This is the first evidence it can also extend their lives, said senior researcher Dr. Debu Tripathy, chair of the breast medical oncology department at M.D. Anderson Cancer Center in Houston.

After 3.5 years, 70% of patients given hormone therapy plus Kisqali were still alive. That compared with 46% of those given hormone therapy alone.

That proof of a survival advantage hits “a pretty big milestone,” Tripathy said.

And, he added, it argues for giving the drug as a “first-line or second-line” treatment to these patients.

The findings were to be presented Tuesday at the American Society of Clinical Oncology annual meeting, in Chicago, and they will also be published in the New England Journal of Medicine.

Kisqali is one of three newer drugs on the market called CDK4/6 inhibitors; the others are Verzenio (abemaciclib) and Ibrance (palbociclib). They work by blocking two proteins that help cancer cells grow and divide.

Kisqali, taken as a tablet, was originally approved as a first-line treatment for postmenopausal women with advanced breast cancer that is hormone receptor-positive — which means estrogen fuels the cancer’s growth. Most breast cancers fall into that category.

Last year, the U.S. Food and Drug Administration extended that approval to include younger, premenopausal women. That was based on earlier findings from the current trial, which showed Kisqali typically doubled the time that patients remained progression-free — from one year to two.

The new evidence of longer survival is exciting, said Dr. Larry Norton, medical director of the Lauder Breast Center at Memorial Sloan Kettering Cancer Center, in New York City.

“My expectation is that, when faced with these data, it’ll be hard for doctors not to include this in the standard of care,” said Norton, who was not involved in the trial.

But, he added, the findings also raise “a lot of interesting questions.”

One is whether the other two CDK4/6 inhibitors could have the same benefits. “Is this an effect of the drug, or a drug-class effect?” Norton said.

According to Tripathy, “We don’t know the answer to that yet.” Tripathy has served as a consultant to Kisqali maker Novartis — which funded the trial.

“There are some biochemical differences between the drugs,” he noted. On the other hand, all three have been shown to roughly double the time patients remain progression-free, Tripathy said.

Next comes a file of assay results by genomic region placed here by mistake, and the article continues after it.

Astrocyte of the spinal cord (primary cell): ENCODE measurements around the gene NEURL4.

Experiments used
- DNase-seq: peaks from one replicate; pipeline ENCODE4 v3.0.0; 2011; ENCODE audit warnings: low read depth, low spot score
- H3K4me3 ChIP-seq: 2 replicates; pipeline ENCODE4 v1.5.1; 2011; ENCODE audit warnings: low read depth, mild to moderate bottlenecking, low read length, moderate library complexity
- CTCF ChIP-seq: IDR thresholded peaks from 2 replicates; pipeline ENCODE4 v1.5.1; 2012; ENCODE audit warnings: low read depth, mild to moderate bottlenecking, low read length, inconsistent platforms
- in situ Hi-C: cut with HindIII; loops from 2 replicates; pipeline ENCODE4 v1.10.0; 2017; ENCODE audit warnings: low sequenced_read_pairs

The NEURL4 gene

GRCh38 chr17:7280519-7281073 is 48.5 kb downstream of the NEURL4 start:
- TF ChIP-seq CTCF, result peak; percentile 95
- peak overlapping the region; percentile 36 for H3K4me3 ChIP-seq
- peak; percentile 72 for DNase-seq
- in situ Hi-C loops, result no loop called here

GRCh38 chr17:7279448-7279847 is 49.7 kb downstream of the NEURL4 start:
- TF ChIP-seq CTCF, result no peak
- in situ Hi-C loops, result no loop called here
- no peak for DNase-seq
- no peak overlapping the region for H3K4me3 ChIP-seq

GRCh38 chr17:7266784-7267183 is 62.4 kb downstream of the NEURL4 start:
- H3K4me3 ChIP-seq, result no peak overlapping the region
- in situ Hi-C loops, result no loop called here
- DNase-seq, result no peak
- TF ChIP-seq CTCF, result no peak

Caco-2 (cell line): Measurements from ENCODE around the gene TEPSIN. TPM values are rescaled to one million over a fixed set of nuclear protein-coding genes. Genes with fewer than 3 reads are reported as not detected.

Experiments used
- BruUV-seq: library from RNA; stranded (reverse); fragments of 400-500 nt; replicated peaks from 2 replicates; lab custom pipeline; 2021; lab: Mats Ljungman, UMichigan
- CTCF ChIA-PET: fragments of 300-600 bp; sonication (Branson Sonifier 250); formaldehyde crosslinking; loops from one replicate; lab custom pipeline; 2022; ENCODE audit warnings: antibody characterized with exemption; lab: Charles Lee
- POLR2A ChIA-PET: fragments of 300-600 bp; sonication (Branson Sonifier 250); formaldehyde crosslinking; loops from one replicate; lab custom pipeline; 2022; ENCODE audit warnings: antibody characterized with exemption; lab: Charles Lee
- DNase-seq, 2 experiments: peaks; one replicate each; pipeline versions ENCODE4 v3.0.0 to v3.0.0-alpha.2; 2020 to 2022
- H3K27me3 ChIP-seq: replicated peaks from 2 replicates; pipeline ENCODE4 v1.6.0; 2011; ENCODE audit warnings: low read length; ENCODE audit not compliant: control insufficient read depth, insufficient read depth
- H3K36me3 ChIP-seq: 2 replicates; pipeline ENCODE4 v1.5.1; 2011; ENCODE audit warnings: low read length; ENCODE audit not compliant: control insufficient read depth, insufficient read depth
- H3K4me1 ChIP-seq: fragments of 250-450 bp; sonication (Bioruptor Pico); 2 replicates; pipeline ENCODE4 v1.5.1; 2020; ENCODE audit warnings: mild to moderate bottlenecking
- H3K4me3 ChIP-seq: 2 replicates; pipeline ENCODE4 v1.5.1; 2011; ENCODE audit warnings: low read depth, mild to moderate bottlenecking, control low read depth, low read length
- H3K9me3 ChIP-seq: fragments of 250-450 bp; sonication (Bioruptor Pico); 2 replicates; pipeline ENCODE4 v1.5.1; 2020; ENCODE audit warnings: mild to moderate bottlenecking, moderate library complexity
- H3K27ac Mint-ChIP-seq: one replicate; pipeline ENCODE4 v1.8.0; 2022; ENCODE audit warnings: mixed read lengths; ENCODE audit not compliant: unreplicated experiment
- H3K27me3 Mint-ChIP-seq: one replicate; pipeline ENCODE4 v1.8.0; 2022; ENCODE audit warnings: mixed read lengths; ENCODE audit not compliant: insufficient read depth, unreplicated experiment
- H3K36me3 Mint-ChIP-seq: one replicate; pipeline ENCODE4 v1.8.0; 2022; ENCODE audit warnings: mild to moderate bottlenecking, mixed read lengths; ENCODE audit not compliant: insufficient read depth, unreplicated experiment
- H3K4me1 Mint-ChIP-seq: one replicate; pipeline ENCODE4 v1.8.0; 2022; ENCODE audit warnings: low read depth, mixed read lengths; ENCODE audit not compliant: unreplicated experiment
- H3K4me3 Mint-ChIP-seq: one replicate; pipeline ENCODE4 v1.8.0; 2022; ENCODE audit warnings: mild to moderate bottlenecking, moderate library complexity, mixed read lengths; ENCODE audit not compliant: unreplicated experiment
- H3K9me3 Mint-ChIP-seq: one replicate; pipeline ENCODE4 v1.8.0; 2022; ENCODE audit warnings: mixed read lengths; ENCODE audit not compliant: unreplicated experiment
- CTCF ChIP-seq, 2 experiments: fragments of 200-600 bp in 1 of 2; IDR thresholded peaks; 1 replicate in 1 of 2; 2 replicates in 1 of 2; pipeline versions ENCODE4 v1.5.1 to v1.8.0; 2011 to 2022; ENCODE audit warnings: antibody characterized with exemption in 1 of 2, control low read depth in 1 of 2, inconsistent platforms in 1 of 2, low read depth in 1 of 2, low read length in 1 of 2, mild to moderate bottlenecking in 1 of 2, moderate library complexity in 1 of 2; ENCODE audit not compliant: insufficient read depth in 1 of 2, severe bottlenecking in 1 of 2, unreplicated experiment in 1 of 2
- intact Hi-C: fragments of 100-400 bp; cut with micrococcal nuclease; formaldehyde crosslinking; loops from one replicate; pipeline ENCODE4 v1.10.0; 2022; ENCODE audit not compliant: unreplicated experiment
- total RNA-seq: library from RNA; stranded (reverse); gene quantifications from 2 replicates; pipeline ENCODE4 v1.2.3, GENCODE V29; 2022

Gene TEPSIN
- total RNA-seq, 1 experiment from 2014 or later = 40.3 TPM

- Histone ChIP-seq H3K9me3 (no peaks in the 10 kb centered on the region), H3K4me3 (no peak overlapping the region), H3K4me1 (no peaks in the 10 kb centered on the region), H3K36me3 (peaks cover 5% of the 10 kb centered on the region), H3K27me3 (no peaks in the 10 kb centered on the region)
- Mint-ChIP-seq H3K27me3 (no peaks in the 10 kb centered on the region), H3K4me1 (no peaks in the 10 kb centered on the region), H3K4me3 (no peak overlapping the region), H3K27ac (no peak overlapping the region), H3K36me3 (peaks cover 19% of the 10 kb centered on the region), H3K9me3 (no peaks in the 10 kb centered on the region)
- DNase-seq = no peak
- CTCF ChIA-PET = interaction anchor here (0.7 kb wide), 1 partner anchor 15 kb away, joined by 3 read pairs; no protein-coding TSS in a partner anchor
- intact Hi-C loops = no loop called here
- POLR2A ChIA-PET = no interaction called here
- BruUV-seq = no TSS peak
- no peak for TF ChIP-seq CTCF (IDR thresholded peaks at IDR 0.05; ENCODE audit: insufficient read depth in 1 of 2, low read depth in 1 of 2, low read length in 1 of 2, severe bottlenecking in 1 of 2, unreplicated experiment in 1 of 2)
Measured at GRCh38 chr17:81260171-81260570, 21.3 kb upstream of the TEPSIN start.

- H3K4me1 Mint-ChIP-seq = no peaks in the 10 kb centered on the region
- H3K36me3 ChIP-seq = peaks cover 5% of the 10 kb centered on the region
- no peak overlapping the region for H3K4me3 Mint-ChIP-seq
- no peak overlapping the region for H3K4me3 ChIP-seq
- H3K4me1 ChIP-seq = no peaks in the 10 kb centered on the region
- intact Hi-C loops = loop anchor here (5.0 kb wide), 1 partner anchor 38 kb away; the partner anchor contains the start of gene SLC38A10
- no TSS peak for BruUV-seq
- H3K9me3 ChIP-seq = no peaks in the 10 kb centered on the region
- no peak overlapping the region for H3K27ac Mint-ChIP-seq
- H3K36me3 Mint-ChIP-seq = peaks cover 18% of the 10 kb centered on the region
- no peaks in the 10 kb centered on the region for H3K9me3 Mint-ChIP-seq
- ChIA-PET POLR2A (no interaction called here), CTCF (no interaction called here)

Norton pointed to another, related question: Once a woman on Kisqali sees her cancer progress, can she benefit from another CDK4/6 drug?

Again, the answer is unknown, Tripathy said. But in the “real world,” some doctors will likely try that strategy, he noted.

The latest findings are based on 672 women with advanced breast cancer, aged 25 to 58, who were premenopausal or going through menopause. All had cancer that was hormone receptor-positive, but negative for a protein called HER2 — a common scenario in breast cancer.

All of the women were given standard hormonal therapy — an aromatase inhibitor or tamoxifen — plus a medication that shuts down the ovaries’ production of estrogen. Half were randomly assigned to also take Kisqali. The other half took inactive placebo tablets.

Kisqali is taken in cycles of three weeks on the drug and one week off.

Norton said it’s “relatively non-toxic,” versus chemo.

The possible side effects include fatigue, nausea, diarrhea and constipation, and a drop in certain white blood cells that help fight infections.

A small number of women develop what’s called a QT prolongation — a change in the heart’s electrical activity that can trigger an abnormal heart rhythm. Novartis says that as a precaution, Kisqali patients should have their heart activity checked before and during treatment.

There’s also a steep cost. CDK4/6 inhibitors run several thousand dollars per treatment cycle. Insurance usually covers treatment, Tripathy said, but some women may have trouble affording the co-payments. The drug companies do have financial assistance programs, he noted.

While the drugs are an advance, there’s more work to do, Tripathy said.

“Eventually, these patients progress,” he said. “We still need to keep developing new therapies.”

More information

For more on treating metastatic breast cancer, visit the American Cancer Society.

© 2019 HealthDay. All rights reserved.

Posted: June 2019

Drugs.com – Daily MedNews

Opioids Still Often Prescribed to Teens, Young Adults

By Amy Norton

HealthDay Reporter

TUESDAY, May 28, 2019 (HealthDay News) — Even amid an epidemic of abuse, opioid painkillers are still commonly prescribed to teenagers and young adults for conditions like tooth and back pain, a new study finds.

Researchers found that between 2005 and 2015, opioids were prescribed to teens and college-age adults at nearly 57 million visits to doctors’ offices and emergency departments in the United States.

It was particularly common in the ER: 15% of those visits ended with an opioid prescription — with only a small decline over the 10-year study period.

The reasons for the prescriptions ranged from bone fractures and sprained ankles to dental problems and low back pain, the study authors said.

It’s not clear how often those prescriptions were appropriate or inappropriate, said Dr. Todd Callahan of Vanderbilt University Medical Center in Nashville, Tenn.